Dry beans and legumes are a staple food for a majority of the world’s population and represent a primary source of protein and other important nutrients in South and Central America, Asia, the Indian sub-continent and Africa. Beans are part of many national recipes, such as “feijoada” in Brazil, “Bandera Dominicana” in the Dominican Republic, “Gallo Pinto” in Nicaragua and Costa Rica as well as “Samp and Beans” in Southern Africa.
Historians believe beans originated in ancient Peru and Mexico. Over 7000 years ago they were domesticated and then slowly introduced to other parts of the world. With plenty of rainfall and long warm summers, North America presented an ideal climate for the cultivation of beans. Native Americans had skills for growing beans that were admired and adopted by the Pilgrims. They planted beans between corn rows, training the vines to grow up the tall corn stalks to reach sunlight. Succotash is a Native American dish authentically made from corn and kidney beans (lima beans are often used now). In some parts of the world, the method of growing beans between rows of corn is still used.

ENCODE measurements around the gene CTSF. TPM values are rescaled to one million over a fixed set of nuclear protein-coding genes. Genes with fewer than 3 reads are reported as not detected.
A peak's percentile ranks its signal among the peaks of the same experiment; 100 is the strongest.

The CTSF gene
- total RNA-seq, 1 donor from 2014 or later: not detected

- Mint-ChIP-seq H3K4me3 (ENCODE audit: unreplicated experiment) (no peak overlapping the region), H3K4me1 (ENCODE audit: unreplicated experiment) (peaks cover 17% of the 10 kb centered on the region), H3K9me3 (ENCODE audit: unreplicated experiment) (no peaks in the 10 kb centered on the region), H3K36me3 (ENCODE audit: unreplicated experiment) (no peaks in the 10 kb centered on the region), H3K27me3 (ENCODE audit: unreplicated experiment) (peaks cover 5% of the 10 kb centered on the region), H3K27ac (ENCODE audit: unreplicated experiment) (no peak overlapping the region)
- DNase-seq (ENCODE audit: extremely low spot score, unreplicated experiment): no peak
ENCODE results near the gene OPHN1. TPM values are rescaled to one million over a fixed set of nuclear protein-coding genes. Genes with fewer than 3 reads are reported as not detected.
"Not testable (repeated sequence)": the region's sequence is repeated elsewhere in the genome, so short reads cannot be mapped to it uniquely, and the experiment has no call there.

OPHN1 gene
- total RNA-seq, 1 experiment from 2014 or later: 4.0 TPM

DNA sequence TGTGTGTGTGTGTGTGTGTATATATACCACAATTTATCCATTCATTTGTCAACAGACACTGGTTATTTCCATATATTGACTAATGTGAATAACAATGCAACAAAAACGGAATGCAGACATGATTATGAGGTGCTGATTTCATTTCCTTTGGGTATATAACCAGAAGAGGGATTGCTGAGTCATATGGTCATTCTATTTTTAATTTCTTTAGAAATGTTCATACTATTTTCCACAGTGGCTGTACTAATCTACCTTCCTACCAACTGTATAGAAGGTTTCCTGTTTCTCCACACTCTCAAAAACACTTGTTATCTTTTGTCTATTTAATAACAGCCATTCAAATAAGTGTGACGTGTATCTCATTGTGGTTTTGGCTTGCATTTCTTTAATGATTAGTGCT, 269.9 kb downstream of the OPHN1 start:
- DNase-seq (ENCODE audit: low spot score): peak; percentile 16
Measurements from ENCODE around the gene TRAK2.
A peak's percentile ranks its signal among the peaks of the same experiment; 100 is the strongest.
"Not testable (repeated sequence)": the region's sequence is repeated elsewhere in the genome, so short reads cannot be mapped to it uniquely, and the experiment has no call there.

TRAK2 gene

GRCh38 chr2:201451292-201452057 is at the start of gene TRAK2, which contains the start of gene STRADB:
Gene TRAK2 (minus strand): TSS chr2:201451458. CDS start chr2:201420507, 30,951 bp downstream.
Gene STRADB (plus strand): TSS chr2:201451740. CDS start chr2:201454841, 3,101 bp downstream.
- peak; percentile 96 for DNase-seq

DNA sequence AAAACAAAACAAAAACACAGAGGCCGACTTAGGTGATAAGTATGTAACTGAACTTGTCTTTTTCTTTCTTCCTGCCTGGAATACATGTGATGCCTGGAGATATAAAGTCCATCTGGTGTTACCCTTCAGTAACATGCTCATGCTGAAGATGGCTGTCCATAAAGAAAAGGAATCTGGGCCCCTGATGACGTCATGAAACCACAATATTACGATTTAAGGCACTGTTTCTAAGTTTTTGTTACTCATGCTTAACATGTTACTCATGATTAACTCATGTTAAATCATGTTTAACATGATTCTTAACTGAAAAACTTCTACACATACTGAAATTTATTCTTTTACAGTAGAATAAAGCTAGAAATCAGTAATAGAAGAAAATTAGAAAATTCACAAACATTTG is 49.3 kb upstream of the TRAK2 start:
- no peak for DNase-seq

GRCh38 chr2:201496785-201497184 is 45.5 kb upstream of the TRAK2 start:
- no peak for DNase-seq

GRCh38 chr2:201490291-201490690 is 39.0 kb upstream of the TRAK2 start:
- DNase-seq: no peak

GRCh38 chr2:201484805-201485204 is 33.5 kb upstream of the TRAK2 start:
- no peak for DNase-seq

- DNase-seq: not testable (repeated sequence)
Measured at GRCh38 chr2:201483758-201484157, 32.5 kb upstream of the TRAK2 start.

By the 1880s, American bean production started to boom. Michigan was the center of bean growing, and the crop soon attracted new growers in Idaho, Colorado, Montana, New Mexico, Nebraska and Wyoming. American dry bean production grew during World War II to meet increased demand of use by American servicemen around the world. The demand held steady after the War as American food relief efforts improved. Today 14 states produce dry edible beans and Michigan is the top state in production of black beans, cranberry beans, and small red beans.